The dynamical system analyser of the invention may be employed with the heuristic processing means operating in training mode to provide mathematical models of respective dynamical systems. The models may then be compared to provide an indication of the degree of similarity between the systems. Singular vectors obtained from one dynamical system's time series may be employed in the production of phase space coordinates for each of the systems' time series. Alternatively, each system's time series may be used in both singular value decomposition and transformation by the heuristic processing means.
In order that the invention might be more fully understood, an embodiment thereof will now be described, with reference to the accompanying drawings, in which:
FIG. 1(a)-(b) is a schematic block diagram of a dynamical system analyser of the invention in the form of a prediction device;
FIG. 1(b) a shows a part of FIG. 1(a) in more detail;
FIG. 2 is a graph of a time series of signals for input to the
FIG. 1(a) device;
FIG. 3 is a graph of an autocorrelation function of the FIG. 2 time series;
FIGS. 4(a) and 4(b) provides the results of a singular value decomposition of the FIG. 2 time series and indicates a system noise level above digital quantisation noise;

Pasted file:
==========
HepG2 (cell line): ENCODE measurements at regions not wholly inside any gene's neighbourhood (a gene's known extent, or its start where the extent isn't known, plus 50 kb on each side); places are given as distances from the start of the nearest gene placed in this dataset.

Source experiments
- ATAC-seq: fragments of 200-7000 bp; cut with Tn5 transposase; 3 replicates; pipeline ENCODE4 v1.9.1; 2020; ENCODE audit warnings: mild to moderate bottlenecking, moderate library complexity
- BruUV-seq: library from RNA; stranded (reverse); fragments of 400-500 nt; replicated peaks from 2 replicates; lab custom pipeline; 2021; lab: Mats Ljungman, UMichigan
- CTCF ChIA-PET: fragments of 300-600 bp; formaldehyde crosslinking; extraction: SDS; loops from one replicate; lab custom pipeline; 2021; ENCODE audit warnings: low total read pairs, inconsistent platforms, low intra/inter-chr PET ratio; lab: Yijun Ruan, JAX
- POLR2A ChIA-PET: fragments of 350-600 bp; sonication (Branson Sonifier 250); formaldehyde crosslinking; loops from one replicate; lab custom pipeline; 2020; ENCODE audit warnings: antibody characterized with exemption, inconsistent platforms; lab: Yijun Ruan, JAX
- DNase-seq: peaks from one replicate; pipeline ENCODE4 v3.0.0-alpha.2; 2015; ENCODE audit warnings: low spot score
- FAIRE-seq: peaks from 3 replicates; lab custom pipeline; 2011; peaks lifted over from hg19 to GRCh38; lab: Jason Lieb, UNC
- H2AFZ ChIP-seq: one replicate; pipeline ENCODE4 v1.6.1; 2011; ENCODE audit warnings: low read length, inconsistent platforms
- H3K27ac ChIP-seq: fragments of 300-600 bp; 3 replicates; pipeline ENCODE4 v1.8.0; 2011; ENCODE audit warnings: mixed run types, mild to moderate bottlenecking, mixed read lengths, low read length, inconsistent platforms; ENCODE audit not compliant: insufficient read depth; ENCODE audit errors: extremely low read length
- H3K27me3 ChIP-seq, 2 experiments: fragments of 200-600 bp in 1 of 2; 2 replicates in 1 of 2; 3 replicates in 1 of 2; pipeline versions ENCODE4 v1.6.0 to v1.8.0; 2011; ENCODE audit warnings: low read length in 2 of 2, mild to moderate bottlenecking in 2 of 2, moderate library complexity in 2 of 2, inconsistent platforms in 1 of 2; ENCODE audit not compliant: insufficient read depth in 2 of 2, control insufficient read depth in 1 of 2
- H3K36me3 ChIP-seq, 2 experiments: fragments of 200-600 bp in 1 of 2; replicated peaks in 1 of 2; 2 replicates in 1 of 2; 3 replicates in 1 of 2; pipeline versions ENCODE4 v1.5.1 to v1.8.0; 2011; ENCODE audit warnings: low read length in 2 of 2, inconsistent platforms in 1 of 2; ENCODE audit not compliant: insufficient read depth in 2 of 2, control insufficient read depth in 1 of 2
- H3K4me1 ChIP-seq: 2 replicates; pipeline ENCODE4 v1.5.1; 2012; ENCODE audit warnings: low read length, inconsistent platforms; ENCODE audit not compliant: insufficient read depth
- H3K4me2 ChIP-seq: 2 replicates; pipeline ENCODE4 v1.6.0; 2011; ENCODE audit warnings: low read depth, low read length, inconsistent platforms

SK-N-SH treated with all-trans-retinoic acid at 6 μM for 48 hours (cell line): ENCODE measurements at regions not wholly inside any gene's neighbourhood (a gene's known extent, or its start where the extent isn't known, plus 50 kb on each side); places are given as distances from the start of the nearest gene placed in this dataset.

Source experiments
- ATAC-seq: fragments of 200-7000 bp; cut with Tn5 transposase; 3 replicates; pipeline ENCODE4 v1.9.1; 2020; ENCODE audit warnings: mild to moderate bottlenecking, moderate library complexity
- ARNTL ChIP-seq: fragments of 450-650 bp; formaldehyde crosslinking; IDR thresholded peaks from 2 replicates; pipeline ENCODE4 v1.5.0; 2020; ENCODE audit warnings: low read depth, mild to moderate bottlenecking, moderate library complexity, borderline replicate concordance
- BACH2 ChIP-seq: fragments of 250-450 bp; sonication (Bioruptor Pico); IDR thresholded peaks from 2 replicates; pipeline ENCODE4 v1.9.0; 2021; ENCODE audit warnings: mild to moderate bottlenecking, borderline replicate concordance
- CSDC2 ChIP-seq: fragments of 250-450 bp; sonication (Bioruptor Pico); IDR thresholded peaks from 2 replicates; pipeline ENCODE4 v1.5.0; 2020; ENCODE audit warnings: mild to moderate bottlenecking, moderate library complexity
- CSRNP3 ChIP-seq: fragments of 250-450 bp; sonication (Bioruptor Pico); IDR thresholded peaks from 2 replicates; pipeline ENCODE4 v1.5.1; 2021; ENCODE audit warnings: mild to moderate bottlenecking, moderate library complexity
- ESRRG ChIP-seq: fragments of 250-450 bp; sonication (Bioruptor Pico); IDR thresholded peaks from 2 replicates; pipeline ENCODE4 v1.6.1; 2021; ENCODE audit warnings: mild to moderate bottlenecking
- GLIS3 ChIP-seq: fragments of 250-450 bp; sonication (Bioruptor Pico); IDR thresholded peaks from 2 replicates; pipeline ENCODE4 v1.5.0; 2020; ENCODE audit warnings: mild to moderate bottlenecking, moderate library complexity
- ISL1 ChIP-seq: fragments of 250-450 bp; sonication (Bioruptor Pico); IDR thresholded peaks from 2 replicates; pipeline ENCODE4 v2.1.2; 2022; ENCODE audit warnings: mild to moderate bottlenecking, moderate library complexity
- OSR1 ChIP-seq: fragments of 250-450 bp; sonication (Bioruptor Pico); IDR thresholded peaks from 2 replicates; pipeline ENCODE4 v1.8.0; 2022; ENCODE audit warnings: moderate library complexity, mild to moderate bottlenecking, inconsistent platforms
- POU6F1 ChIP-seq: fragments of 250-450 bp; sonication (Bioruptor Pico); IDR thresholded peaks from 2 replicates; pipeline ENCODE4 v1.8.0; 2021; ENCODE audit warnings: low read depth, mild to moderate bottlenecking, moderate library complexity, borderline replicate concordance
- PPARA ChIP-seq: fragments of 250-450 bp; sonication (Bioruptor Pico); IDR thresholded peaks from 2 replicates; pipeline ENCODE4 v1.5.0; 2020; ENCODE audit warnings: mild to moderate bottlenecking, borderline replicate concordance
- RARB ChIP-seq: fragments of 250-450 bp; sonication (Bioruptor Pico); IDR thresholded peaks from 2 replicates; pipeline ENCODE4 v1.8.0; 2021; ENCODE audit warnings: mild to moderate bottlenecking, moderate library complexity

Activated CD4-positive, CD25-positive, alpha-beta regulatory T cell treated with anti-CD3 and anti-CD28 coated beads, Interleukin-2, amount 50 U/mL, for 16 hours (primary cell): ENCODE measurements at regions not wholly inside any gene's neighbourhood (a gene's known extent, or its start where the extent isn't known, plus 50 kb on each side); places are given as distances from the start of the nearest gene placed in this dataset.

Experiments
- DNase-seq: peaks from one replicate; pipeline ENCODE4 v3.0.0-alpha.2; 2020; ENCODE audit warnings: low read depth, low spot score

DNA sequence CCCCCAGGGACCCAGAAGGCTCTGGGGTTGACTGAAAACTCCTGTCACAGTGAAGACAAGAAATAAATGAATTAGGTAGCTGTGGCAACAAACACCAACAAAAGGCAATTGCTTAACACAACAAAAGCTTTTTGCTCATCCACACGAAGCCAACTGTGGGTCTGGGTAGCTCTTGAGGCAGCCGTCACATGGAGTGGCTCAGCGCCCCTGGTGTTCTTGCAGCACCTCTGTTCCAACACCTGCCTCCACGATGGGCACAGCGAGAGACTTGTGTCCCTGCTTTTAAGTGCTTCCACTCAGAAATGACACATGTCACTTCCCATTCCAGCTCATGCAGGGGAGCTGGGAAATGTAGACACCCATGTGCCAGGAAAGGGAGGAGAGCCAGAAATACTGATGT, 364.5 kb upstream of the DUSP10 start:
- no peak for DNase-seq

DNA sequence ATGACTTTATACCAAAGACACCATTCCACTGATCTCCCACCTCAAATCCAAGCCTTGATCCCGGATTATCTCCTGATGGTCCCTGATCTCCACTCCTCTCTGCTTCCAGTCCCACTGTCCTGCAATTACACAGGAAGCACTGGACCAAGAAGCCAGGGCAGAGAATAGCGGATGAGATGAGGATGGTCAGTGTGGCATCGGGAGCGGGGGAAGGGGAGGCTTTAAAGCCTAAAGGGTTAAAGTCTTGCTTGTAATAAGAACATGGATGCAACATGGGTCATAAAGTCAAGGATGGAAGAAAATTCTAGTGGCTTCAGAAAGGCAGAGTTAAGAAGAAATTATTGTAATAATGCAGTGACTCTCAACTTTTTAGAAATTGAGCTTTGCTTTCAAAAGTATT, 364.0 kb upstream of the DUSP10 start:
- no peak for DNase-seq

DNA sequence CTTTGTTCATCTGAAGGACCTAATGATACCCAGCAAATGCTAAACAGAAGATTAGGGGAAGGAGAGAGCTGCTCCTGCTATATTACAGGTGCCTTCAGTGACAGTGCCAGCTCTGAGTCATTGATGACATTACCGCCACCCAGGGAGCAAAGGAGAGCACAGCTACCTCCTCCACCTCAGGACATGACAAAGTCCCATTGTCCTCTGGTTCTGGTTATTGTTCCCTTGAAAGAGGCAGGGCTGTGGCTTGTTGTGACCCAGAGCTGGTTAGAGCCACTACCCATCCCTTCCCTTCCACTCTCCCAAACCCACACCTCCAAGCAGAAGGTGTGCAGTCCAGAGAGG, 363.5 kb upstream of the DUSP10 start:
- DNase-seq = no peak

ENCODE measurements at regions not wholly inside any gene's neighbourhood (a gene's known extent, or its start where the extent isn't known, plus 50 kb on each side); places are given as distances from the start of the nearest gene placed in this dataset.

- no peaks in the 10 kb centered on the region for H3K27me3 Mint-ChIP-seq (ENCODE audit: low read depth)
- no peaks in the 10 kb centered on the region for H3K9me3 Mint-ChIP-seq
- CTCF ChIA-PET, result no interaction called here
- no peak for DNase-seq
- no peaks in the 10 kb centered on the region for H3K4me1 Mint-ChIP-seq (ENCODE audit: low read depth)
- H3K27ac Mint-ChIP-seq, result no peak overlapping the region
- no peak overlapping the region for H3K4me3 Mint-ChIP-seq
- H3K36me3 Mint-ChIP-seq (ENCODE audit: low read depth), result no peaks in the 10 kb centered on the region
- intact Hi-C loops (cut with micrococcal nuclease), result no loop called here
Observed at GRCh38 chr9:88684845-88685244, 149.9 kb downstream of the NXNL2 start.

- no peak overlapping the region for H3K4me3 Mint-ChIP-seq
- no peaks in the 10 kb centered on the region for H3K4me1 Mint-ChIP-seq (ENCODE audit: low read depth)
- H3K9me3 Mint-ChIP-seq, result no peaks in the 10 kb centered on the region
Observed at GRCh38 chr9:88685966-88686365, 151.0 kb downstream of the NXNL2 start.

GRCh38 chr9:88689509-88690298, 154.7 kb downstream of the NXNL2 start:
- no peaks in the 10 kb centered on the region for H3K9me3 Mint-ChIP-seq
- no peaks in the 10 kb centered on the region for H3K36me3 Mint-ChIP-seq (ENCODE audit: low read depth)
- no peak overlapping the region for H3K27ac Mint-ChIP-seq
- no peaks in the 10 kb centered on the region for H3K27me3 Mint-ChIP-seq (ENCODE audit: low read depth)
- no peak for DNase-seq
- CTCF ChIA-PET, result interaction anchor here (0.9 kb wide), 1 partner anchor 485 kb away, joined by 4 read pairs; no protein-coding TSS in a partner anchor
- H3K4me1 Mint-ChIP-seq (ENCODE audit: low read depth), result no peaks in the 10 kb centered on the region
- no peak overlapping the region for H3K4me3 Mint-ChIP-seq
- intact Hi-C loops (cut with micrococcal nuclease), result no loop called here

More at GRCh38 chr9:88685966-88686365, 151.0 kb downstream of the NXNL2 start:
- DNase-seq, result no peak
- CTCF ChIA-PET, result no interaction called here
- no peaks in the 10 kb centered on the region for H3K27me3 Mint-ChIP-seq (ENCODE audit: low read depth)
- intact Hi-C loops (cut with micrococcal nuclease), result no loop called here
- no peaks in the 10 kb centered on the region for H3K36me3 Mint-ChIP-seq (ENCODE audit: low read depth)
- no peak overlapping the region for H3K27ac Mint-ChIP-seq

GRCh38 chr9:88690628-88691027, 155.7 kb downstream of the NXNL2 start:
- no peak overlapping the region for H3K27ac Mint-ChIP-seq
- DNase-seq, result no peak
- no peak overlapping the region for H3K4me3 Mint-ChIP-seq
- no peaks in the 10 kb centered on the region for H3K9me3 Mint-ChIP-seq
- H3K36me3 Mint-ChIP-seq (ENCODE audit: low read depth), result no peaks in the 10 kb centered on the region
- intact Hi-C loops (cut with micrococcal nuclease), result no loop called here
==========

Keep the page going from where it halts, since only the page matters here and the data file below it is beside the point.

FIG. 5(a) and 5(b) are is equivalent to FIG. 4 except that the relevant system noise level is below digital quantisation noise; FIG. 6 schematically illustrates an alternative embodiment of the invention arranged for determining system predictability; and
FIG. 7 is a graph showing results of the kind which might be obtainable from the FIG. 6 embodiment.
Referring to FIGS. 1(a) and 1(b), there is shown a schematic block diagram of a dynamical system analyser device of the invention device indicated generally by 10.
The device 10 incorporates a sensor transducer 12 mounted on a non-linear system 14 and deriving an analogue electrical signal A(t) characteristic of that system's behaviour. Output signals from the sensor 12 are fed to an analogue to digital converter (ADC) 16. The latter has an input S/H arranged to sample and hold the signal A(t) at successive times t1 . . . ti . . . tM with a constant spacing τ. Here ti is given by:
ti =t1 +(i-1)τ (1)
The analogue signal A(t) and sampling times t1 etc are shown in a graph 18. Discrete samples of the signal form a time series A(ti), where i=1 to M. These are digitised by the ADC 16 to produce a digital time series V(ti) where V(ti) corresponds to A(ti) in each case for i=1 to M.
The ADC 16 operates under the control of a sampling clock 20, which supplies timing pulses at times τ apart. The magnitude of τ is set by a computer 22, which supplies a digital word to the clock 20 indicating the required sampling interval.